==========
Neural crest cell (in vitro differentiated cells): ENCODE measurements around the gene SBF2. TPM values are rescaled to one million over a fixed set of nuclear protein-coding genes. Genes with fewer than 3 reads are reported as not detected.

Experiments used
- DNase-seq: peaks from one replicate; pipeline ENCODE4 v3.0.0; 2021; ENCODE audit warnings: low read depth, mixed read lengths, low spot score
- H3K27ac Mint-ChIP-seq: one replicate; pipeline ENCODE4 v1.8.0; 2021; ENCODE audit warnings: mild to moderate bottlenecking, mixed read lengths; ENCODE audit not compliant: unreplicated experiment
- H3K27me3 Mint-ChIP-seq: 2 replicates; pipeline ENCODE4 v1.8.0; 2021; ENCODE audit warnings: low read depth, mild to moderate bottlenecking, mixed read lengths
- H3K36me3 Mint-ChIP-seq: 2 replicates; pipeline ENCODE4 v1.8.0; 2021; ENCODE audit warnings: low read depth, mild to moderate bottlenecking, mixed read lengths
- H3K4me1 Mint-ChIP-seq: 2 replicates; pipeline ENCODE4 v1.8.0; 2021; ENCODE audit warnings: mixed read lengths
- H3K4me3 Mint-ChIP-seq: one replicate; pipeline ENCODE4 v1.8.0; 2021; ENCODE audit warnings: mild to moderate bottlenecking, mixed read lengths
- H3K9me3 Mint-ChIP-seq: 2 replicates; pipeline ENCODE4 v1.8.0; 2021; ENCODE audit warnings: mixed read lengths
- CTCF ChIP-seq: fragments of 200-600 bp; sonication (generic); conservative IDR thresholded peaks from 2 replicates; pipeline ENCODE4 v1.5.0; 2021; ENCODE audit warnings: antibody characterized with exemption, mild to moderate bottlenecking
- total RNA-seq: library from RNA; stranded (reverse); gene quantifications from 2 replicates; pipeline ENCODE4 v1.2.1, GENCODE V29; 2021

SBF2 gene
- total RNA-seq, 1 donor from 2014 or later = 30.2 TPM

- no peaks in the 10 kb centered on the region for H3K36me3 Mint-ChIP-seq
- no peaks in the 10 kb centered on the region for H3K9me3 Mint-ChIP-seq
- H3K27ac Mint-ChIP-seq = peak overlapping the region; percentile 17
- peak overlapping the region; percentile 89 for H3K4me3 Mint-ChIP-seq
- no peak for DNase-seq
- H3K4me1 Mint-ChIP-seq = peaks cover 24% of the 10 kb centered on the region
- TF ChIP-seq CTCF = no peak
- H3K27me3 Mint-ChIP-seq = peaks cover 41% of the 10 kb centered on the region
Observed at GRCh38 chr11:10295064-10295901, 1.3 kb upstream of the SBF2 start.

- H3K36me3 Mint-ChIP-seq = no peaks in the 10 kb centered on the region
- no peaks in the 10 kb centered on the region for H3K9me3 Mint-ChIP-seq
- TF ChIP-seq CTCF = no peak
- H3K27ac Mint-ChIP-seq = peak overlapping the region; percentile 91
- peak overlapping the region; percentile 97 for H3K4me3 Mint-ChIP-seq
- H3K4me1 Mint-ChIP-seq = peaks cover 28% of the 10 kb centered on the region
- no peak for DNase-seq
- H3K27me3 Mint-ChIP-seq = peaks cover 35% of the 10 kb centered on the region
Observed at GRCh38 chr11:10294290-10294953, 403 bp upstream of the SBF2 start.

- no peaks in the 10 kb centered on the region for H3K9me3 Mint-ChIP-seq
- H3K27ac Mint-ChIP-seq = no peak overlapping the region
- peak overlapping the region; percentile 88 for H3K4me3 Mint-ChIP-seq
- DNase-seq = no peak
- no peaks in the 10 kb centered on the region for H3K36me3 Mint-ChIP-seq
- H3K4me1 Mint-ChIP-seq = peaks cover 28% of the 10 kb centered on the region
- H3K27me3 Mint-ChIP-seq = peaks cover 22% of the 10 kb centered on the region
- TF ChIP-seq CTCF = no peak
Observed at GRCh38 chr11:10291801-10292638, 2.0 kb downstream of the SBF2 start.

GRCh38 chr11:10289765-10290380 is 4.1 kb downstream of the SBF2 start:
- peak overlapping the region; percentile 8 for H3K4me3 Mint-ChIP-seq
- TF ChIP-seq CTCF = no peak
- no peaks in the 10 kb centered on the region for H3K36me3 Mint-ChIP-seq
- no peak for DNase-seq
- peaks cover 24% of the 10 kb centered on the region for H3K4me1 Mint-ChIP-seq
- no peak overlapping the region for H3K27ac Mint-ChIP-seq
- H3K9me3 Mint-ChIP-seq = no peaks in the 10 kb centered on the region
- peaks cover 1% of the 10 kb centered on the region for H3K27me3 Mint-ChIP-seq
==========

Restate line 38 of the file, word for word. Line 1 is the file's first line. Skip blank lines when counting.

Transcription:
- H3K27me3 Mint-ChIP-seq = peaks cover 22% of the 10 kb centered on the region